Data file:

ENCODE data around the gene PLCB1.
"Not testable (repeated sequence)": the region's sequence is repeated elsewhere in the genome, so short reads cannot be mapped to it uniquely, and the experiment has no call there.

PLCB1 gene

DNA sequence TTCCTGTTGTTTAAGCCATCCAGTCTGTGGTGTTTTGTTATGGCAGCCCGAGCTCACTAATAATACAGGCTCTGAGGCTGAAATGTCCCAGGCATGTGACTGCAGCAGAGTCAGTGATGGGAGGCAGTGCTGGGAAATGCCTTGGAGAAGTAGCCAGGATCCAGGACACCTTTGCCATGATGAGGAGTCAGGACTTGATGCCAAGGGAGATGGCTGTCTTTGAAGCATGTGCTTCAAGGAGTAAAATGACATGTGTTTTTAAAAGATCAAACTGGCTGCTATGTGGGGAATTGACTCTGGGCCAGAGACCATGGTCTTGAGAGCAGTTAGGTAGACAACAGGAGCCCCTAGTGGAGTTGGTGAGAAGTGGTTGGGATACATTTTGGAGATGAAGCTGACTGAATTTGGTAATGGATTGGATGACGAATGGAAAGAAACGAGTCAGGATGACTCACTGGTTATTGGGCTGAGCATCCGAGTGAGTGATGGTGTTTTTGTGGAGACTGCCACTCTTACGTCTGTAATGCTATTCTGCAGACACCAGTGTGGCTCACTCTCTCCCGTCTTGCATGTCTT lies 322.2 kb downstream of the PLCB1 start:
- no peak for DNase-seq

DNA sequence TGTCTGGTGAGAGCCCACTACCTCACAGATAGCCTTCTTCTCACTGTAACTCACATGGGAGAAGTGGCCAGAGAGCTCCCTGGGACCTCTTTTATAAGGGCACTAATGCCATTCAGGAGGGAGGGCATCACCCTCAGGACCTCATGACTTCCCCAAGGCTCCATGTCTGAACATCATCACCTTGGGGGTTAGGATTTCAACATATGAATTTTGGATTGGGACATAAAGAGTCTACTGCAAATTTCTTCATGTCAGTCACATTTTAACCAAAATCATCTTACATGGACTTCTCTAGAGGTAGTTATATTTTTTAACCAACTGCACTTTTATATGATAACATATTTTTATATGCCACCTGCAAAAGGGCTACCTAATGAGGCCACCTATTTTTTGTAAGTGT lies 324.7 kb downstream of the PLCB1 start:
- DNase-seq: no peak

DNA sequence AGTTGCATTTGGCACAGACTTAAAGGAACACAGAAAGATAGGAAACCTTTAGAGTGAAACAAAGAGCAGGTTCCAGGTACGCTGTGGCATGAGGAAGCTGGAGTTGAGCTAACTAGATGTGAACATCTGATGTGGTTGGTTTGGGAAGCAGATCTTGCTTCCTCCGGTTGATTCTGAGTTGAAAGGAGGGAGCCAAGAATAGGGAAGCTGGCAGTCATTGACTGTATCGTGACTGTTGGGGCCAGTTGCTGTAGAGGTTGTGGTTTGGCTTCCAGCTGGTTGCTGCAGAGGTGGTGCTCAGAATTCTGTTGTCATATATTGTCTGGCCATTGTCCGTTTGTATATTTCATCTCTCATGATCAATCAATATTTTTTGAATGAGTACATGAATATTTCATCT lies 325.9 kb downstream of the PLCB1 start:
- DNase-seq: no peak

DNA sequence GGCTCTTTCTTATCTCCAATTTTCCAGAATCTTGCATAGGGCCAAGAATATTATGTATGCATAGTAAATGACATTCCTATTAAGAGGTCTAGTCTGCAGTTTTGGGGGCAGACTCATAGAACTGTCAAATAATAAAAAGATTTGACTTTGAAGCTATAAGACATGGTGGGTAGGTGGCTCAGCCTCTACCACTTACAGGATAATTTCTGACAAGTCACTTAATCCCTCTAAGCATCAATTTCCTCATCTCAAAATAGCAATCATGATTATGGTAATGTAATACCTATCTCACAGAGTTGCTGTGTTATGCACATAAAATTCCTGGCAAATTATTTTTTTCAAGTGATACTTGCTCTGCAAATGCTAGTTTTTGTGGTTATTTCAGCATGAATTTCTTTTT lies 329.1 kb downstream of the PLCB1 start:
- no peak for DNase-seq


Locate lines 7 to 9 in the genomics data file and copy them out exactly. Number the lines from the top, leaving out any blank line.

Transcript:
- DNase-seq: no peak

DNA sequence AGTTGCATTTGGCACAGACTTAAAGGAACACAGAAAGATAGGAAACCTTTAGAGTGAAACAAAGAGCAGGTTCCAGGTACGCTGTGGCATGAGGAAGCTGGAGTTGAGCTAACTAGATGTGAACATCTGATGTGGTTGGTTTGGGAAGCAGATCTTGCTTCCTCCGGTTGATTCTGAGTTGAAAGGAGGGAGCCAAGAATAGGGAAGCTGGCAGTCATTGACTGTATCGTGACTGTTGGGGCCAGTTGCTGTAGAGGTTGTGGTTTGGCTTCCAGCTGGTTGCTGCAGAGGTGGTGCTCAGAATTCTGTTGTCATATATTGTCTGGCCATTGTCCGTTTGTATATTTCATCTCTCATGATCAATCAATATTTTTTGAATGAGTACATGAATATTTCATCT lies 325.9 kb downstream of the PLCB1 start:
- DNase-seq: no peak